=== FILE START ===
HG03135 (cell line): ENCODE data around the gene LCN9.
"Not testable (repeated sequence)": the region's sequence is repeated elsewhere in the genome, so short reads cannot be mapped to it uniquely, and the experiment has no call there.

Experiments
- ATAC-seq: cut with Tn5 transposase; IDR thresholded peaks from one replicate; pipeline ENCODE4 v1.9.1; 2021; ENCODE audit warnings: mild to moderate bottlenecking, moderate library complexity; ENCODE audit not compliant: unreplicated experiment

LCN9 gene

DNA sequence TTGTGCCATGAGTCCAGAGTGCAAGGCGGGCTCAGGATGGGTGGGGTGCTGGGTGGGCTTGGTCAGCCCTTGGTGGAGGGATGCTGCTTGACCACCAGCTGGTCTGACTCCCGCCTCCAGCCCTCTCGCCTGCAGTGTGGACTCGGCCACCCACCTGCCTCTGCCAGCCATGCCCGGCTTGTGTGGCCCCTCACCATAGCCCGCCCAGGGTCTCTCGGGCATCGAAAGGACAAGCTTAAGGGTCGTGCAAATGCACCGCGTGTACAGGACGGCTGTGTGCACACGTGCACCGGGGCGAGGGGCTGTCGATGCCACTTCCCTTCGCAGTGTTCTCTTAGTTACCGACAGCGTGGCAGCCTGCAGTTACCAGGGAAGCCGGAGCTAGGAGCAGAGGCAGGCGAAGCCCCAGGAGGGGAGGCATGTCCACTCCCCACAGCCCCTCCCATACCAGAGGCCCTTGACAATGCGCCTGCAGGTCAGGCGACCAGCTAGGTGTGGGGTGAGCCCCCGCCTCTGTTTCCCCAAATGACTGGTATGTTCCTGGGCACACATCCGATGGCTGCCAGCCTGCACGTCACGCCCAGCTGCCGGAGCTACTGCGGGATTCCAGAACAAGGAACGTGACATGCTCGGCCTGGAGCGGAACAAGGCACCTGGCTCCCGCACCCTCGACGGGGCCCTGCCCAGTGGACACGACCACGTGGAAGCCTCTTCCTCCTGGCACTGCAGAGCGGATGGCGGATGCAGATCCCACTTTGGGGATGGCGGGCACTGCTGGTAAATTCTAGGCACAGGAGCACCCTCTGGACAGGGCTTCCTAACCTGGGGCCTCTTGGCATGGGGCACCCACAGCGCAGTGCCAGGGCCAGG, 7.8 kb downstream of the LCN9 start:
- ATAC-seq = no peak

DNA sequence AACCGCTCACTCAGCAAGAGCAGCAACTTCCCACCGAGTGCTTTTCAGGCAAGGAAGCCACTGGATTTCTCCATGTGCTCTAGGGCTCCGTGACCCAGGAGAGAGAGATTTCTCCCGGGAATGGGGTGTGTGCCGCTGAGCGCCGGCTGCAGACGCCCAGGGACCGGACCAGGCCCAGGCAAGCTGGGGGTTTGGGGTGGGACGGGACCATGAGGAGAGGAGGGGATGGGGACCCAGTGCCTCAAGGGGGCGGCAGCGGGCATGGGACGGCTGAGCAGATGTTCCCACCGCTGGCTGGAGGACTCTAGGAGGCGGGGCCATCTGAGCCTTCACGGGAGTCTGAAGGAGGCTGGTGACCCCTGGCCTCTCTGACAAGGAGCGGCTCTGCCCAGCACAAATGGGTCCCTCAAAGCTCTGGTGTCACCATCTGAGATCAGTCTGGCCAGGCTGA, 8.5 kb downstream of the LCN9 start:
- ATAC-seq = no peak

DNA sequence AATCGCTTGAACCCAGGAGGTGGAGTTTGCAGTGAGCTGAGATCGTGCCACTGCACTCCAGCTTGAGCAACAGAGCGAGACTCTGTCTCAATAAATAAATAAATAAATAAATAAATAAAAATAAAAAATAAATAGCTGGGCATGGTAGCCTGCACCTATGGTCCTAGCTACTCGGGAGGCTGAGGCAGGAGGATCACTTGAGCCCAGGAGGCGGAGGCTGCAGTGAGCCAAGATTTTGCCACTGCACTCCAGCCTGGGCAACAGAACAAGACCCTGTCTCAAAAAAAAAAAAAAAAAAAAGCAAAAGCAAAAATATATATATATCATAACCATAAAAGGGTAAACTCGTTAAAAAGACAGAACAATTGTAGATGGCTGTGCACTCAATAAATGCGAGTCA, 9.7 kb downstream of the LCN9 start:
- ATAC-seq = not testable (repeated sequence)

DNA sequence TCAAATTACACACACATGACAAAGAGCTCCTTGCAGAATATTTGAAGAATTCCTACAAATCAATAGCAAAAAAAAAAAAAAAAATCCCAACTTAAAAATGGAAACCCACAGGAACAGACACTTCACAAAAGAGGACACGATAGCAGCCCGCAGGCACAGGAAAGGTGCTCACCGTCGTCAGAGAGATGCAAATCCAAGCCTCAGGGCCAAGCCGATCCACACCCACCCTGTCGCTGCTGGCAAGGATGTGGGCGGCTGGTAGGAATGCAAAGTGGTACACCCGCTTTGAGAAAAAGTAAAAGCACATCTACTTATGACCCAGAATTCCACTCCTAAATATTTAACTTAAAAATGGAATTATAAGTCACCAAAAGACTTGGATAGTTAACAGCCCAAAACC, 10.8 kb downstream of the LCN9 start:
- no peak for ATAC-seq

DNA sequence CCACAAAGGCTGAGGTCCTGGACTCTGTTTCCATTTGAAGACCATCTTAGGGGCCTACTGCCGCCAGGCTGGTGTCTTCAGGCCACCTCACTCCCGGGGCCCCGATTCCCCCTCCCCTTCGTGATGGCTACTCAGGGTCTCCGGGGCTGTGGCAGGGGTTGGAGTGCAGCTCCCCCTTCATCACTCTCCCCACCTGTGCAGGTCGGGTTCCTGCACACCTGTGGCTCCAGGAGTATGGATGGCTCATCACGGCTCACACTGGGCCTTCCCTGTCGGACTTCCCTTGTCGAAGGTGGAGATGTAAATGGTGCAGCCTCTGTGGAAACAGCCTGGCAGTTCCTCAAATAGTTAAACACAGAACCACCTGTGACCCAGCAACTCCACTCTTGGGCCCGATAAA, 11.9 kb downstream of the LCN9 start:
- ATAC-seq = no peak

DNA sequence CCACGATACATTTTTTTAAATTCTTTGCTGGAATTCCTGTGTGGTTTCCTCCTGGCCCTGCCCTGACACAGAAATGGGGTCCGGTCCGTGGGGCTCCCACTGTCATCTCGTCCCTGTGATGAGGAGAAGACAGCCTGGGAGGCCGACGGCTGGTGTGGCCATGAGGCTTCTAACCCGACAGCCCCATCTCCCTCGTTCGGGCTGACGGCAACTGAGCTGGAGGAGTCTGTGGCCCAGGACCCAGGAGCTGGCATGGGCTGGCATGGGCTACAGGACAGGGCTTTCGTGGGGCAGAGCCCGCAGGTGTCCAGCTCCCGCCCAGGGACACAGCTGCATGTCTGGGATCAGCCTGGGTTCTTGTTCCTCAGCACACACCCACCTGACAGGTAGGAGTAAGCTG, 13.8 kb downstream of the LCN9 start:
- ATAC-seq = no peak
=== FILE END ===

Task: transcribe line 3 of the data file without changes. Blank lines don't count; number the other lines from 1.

Experiments